Jay and Sue Kim, ages 29 and 26 years and married for 2 years, immigrated from South Korea and settled in Los Angeles. They have lived in a small one-bedroom apartment since their arrival. Both graduated from the same Korean university with baccalaureate degrees in English literature. They have one child, Joseph, age 1 year. When they arrived in the United States, Jay was unable to find a job because of his poor proficiency in English, despite his major in English literature. He eventually obtained a job with a moving company through a church friend. Sue is not working because of their son. Although the Kim’s did not attend a church before immigration, they are now regularly attending a Korean Protestant church in their neighborhood.
Sue is pregnant again, determined by a home pregnancy kit, with their second child and concerned about the medical costs. They did not use any contraceptives because she was breastfeeding. Because of financial limitations, Sue did not initially have prenatal care with her first pregnancy. However, she did keep up with the Korean traditional prenatal practice, tae-kyo. Eventually, she received help from her church and delivered a healthy son. She is not sure whether she can get financial help from her church again but is confident that her second child will be healthy if she follows the Korean traditional prenatal practices.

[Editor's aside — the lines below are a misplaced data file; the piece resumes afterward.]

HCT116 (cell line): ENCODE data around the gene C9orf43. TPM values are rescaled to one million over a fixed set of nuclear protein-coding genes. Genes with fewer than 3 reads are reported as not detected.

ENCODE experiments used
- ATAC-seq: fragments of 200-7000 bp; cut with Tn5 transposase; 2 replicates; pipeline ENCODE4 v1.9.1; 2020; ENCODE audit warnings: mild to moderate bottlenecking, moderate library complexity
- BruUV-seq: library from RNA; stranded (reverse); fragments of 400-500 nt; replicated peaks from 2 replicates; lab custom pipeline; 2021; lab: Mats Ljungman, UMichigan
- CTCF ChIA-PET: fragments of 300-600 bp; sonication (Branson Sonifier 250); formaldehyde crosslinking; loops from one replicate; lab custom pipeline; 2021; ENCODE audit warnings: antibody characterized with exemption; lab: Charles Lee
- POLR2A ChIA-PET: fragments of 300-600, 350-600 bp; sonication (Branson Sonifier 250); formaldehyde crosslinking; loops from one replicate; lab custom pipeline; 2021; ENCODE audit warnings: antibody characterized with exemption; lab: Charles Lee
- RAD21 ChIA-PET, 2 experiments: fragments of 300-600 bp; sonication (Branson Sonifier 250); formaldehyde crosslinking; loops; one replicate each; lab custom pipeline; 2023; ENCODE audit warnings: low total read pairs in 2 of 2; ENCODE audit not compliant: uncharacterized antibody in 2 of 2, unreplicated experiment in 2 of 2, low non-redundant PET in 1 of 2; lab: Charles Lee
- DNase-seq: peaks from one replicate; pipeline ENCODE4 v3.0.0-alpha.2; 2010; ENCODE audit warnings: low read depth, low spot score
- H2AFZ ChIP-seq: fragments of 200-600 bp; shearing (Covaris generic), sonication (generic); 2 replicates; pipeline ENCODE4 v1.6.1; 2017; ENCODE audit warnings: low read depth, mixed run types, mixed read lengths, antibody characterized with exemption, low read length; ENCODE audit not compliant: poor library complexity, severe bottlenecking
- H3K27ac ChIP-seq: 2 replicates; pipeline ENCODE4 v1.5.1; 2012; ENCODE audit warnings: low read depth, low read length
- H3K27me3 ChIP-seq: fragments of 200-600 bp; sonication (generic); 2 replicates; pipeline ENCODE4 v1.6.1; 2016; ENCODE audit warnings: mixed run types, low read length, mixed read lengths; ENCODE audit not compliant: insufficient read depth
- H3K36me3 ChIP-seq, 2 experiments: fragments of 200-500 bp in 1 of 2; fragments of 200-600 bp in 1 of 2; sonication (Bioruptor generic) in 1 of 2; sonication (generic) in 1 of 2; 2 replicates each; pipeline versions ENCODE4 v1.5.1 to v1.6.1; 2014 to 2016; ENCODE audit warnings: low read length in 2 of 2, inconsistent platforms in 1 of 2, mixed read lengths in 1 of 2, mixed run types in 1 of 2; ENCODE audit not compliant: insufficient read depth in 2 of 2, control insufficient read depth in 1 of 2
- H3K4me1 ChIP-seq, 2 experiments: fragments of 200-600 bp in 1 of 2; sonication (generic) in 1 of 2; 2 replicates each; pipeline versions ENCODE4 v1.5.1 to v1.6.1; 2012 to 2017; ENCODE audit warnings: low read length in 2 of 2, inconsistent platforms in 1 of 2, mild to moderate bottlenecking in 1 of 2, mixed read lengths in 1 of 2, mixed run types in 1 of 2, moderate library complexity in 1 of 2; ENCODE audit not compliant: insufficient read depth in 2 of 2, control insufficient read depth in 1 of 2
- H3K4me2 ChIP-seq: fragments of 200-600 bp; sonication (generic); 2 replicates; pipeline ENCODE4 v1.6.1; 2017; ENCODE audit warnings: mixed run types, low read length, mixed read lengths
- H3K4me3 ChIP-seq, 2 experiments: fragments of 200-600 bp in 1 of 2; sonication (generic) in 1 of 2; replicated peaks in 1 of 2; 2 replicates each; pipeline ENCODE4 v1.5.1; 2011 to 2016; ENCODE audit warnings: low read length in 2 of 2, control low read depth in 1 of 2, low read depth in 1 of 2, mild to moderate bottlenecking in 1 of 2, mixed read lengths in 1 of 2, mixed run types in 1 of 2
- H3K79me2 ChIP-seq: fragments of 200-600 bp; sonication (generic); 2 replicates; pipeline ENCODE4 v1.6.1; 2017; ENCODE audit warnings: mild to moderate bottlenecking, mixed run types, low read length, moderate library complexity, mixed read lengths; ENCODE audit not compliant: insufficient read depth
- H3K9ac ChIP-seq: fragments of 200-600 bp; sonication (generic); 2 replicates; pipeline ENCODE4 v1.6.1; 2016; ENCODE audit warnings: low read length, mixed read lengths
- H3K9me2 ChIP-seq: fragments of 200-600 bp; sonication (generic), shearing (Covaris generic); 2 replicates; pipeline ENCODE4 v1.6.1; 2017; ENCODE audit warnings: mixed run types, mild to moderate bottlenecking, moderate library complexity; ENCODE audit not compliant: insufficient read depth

Jay is concerned about job security because he recently heard from colleagues that the moving company might soon go bankrupt. Although Jay has not been satisfied with his current job (he thinks that he is overqualified), this news is still a cause for concern. Moreover, Sue’s recent pregnancy has made Jay more stressed, and he has started drinking alcohol. Joseph cannot stand up by himself and still wants to be breastfed. Although Sue has tried to give foods such as oranges, apples, steamed rice, and milk (because she is now pregnant), Joseph refuses to eat them and cries for breastfeeding. Joseph’s weight is low-normal for same-age babies.